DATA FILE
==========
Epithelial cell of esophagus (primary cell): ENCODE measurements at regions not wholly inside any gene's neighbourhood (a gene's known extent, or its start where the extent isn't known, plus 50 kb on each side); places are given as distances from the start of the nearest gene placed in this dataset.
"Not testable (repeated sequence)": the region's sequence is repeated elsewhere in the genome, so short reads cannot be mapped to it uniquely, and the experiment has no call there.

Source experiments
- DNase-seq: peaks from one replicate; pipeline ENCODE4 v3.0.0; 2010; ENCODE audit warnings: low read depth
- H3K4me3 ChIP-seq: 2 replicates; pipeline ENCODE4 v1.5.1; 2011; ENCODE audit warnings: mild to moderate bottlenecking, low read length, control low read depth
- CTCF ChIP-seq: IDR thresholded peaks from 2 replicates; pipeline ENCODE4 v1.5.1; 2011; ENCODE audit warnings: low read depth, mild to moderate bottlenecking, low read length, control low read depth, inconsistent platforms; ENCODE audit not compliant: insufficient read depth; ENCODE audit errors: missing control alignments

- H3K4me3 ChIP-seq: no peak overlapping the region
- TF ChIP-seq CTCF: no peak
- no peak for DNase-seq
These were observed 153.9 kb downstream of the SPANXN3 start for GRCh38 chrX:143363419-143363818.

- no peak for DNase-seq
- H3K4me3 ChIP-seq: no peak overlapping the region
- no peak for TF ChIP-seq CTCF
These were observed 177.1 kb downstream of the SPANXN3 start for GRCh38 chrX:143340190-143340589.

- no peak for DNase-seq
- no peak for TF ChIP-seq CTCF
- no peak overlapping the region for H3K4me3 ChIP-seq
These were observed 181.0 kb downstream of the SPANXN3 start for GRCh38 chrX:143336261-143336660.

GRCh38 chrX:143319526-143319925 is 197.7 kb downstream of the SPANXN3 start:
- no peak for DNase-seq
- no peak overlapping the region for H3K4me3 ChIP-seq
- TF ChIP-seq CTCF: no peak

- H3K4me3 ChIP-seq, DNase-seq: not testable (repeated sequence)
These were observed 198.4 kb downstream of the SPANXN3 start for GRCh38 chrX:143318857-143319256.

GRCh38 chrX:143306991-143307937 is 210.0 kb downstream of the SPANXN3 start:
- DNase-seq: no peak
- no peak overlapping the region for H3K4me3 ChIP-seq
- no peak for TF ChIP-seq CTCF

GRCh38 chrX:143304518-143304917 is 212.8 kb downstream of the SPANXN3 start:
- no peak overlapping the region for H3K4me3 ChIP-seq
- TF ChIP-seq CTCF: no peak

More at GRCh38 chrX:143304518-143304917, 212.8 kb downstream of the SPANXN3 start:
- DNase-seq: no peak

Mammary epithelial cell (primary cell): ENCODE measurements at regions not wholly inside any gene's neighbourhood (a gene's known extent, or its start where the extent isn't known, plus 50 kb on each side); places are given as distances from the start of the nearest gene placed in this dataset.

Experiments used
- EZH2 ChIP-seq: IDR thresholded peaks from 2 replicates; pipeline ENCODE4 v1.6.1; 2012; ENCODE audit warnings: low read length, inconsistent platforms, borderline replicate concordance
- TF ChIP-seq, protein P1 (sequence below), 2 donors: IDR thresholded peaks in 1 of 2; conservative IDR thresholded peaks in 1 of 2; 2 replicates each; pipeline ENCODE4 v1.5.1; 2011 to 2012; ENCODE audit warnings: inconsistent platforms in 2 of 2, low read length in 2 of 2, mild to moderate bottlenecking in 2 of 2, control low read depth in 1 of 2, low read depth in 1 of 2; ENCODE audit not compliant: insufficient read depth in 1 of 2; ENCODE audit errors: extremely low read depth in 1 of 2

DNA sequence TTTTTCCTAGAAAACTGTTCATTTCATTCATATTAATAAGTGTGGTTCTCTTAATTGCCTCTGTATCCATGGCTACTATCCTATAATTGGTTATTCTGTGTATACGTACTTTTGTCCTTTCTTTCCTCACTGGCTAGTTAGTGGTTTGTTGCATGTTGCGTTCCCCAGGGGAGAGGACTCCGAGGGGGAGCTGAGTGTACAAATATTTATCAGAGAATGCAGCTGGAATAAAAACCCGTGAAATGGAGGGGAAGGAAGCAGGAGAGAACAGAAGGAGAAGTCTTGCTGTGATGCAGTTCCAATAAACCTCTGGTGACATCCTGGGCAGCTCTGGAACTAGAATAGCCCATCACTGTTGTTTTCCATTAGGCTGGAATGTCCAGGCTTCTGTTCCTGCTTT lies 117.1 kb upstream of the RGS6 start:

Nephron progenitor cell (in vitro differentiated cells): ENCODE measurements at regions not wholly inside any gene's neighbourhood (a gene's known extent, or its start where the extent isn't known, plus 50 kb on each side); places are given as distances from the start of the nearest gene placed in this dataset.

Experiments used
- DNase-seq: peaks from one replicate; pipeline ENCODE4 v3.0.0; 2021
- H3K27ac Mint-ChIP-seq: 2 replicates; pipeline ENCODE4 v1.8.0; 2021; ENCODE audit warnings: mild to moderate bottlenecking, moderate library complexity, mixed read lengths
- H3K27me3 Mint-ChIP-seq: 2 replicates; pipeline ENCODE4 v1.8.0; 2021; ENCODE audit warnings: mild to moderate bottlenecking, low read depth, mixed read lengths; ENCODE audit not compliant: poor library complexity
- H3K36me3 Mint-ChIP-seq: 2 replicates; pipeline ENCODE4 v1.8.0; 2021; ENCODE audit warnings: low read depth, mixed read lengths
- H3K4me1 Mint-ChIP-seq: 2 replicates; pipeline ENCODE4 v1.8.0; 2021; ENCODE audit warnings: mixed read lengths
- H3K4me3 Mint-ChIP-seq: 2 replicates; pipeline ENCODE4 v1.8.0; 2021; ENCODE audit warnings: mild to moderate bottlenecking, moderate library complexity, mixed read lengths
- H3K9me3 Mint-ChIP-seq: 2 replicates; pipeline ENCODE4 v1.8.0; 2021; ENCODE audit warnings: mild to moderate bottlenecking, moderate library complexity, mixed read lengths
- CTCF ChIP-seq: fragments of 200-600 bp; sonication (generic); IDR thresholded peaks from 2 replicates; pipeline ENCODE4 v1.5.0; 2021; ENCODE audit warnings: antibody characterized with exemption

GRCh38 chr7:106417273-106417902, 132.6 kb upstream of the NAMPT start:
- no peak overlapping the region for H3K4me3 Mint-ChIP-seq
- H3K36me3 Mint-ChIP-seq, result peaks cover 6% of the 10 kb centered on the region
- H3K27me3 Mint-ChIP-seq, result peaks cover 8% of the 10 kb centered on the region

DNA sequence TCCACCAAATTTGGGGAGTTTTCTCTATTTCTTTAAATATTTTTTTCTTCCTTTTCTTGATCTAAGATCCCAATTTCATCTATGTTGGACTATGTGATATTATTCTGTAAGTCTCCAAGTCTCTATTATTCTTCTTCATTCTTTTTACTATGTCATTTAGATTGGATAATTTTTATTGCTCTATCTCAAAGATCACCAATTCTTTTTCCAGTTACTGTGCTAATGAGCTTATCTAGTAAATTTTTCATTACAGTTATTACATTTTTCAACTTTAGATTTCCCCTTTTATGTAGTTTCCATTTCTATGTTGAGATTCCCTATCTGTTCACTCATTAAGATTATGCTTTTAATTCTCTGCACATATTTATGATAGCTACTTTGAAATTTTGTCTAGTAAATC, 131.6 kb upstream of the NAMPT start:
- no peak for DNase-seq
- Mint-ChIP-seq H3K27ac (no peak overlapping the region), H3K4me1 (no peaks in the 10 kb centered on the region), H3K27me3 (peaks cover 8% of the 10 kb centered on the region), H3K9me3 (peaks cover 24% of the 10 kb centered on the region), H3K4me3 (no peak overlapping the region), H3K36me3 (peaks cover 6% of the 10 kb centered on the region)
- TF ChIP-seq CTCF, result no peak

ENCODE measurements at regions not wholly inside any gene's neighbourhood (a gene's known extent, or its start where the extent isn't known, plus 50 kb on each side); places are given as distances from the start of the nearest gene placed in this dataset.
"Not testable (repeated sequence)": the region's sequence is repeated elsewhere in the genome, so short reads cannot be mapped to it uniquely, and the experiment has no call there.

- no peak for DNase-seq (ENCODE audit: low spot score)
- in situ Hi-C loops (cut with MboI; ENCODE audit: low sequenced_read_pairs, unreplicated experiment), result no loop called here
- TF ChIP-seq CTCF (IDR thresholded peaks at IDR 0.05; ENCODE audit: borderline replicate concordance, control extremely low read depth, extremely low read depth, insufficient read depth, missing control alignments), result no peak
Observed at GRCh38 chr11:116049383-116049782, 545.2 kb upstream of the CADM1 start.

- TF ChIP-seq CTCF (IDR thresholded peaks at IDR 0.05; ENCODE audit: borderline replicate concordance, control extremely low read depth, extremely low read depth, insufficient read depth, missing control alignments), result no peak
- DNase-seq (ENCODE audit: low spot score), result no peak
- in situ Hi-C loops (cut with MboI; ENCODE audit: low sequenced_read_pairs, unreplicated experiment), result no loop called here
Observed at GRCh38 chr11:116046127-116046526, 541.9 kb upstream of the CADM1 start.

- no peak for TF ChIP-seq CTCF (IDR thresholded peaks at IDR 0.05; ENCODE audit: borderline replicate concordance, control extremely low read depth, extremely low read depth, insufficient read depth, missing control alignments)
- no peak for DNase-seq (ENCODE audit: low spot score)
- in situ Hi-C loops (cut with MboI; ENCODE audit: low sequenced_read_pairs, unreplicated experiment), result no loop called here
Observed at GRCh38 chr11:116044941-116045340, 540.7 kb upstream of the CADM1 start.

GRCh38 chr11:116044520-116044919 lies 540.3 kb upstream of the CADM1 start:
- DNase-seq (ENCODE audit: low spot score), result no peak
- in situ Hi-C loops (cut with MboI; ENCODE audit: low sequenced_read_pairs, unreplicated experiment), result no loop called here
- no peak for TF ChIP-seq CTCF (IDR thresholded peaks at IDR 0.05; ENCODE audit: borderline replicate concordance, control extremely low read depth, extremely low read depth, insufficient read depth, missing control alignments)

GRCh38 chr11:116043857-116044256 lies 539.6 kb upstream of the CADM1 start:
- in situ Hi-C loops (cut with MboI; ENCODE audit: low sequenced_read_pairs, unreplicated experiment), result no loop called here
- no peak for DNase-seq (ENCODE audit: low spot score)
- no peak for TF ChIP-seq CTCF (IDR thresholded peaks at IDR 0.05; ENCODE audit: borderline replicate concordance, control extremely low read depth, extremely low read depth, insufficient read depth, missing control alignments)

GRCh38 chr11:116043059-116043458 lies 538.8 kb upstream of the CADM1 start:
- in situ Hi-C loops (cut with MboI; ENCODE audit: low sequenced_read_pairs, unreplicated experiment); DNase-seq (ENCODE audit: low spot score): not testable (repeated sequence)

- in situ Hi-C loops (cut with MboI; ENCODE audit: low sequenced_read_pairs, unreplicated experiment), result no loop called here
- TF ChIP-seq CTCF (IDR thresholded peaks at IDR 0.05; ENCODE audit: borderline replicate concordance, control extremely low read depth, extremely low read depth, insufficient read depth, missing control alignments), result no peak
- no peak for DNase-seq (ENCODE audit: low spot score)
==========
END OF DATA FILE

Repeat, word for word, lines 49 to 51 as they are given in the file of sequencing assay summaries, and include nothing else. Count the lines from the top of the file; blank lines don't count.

GRCh38 chr7:106417273-106417902, 132.6 kb upstream of the NAMPT start:
- no peak overlapping the region for H3K4me3 Mint-ChIP-seq
- H3K36me3 Mint-ChIP-seq, result peaks cover 6% of the 10 kb centered on the region